Neural decoding is a critical step in BCI technologies. Different machine learning algorithms have been used to guide neural prosthetic limbs but results are far to get close at the natural body performance. In the last years, the availability of multi-electrode array system equipped with more and more recording channels is requiring a big data approach necessary. Together with the rising in computing power, the artificial neural networks (ANN) are a promising tool to address neural decoding problem. We propose to take advantage of modern ANN implementations to decode motor intentions from neural data recorded from behaving monkeys. Exploring different ANN architectures, the aim is to increase decoder robustness and reliability to be effectively implemented in clinical neuroprosthesis.

Project phases:

  • Literature research
  • Implementation of the ANN architecture
  • Data analysis
  • Interpretation and discusion of the results

This thesis foresees a development part at Scuola Superiore Sant’Anna in Pisa.

 
ThesisWavelet-based Analysis of Neural Population Dynamics in Reaching Tasks
SupervisorAlessandra Pedrocchi (alessandra.pedrocchi@polimi.it)
Silvestro Micera (silvestro.micera@santannapisa.it)
CollaborationsPatrizia Fattori, Department of Biomedical and Neuromotor Sciences (DIBINEM), University of Bologna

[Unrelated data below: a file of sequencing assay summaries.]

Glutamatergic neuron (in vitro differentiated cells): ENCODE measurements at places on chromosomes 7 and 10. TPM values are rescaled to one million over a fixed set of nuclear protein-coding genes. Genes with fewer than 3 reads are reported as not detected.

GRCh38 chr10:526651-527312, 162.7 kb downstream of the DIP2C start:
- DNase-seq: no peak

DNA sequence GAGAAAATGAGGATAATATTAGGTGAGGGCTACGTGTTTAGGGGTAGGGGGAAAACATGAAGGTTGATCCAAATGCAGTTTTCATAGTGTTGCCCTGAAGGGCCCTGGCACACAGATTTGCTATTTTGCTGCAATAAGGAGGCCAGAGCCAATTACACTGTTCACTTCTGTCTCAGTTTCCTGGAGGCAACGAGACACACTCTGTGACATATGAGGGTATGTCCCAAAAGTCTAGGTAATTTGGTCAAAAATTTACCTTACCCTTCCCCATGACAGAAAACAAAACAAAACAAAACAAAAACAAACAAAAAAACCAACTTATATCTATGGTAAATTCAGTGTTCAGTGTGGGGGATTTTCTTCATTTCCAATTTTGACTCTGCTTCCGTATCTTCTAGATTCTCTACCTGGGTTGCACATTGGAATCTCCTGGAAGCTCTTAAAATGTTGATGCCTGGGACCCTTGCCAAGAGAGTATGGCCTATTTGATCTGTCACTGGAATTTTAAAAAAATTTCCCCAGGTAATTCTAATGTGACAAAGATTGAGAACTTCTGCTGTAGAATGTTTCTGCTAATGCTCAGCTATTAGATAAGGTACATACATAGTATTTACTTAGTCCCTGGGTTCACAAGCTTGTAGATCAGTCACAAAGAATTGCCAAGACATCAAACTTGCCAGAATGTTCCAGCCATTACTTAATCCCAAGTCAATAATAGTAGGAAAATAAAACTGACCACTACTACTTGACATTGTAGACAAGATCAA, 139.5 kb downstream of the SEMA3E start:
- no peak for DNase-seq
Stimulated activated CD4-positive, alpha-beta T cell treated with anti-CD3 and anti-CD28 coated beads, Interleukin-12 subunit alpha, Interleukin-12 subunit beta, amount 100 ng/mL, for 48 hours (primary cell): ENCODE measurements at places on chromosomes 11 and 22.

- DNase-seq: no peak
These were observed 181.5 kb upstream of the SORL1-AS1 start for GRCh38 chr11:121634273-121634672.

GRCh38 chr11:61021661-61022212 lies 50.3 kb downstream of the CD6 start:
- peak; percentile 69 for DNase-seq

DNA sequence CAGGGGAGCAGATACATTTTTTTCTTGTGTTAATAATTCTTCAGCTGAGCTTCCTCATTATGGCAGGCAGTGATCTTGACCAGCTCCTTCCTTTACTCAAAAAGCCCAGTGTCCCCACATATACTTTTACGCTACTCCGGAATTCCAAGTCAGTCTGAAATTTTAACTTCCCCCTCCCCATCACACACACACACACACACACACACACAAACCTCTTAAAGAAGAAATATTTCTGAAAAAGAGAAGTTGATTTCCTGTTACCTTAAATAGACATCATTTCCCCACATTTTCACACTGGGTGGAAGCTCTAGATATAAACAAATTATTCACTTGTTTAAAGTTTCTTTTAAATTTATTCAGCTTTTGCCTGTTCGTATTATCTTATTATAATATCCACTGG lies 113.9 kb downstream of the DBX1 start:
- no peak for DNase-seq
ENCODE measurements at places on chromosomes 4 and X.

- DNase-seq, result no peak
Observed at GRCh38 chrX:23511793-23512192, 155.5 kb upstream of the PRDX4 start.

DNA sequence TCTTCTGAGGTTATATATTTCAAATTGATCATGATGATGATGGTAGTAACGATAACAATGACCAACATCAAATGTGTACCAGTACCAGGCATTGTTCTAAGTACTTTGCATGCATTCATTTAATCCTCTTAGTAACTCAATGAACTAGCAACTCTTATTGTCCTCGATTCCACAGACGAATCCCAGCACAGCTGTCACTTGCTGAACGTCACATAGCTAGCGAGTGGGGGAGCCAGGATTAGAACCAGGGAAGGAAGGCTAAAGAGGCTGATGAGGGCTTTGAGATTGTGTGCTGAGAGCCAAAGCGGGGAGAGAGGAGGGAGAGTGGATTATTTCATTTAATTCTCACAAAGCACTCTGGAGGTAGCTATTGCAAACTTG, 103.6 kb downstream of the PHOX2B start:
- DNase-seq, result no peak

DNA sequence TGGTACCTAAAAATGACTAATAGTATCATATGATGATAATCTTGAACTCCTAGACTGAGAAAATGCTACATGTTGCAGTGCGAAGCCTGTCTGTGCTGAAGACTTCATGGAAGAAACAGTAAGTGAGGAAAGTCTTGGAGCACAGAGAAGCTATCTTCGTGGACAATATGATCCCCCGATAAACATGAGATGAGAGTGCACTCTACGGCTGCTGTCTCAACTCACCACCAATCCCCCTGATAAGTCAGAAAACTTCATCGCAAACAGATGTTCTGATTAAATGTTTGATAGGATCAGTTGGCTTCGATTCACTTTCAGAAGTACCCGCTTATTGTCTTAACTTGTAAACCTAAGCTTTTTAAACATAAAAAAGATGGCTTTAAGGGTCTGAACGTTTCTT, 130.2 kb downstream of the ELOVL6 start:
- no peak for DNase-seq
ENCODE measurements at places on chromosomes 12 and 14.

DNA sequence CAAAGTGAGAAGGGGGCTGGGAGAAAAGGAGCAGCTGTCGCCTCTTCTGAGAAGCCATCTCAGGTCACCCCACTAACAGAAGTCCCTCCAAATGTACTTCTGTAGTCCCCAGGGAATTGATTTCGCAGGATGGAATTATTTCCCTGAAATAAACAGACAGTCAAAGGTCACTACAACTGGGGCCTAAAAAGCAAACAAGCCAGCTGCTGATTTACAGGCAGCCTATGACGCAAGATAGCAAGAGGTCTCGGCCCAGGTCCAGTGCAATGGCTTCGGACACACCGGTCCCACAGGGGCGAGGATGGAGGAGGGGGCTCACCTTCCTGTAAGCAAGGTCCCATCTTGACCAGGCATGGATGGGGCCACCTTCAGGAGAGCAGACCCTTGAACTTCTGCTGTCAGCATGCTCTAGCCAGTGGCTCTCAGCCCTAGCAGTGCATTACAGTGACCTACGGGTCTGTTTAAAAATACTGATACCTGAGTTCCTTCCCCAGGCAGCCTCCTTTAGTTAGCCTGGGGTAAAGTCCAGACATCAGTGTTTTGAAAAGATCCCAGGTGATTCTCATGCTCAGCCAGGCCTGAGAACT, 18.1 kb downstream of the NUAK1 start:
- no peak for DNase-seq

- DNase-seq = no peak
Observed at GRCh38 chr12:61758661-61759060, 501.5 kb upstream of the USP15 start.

Description

Aim:

During tasks and actions of humans and animals, neuronal populations communicate using a complex interplay of transient oscillatory rhythms. Neural signals generated by the activity of neuronal populations also display this type of transient behavior. This makes non-stationary spectral analysis of neural signals using wavelet functions a useful tool to investigate neural activity.

Wavelet–based techniques are suitable for this type of signals since they possess one key property called multiresolution. Multiresolution allows to accurately determines low frequency components and simultaneously localize time rapidly transient events.

Here, we propose to analyze extracellular signals recorded from multi-electrode array implanted in the posterior parietal area of monkeys during reach-to-grasp and reach-to-target task. Specifically, we will consider the low frequency part (< 300 Hz) of the extracellular field, called Local Field Potential (LFP). LFPs will be analyzed using wavelet-based techniques, such as Continuous Wavelet Transform and Wavelet Coherence to determine which type of scales (frequencies) characterizes the different tasks both at single and multi-electrode levels. This is a key step in the decoding of neuronal population dynamics for brain-machine-interfaces and biomedical applications

Project phases:

– Literature research
– Data analysis
– Interpretation and discusion of the results

This thesis foresees a development part at Scuola Superiore Sant’Anna in Pisa.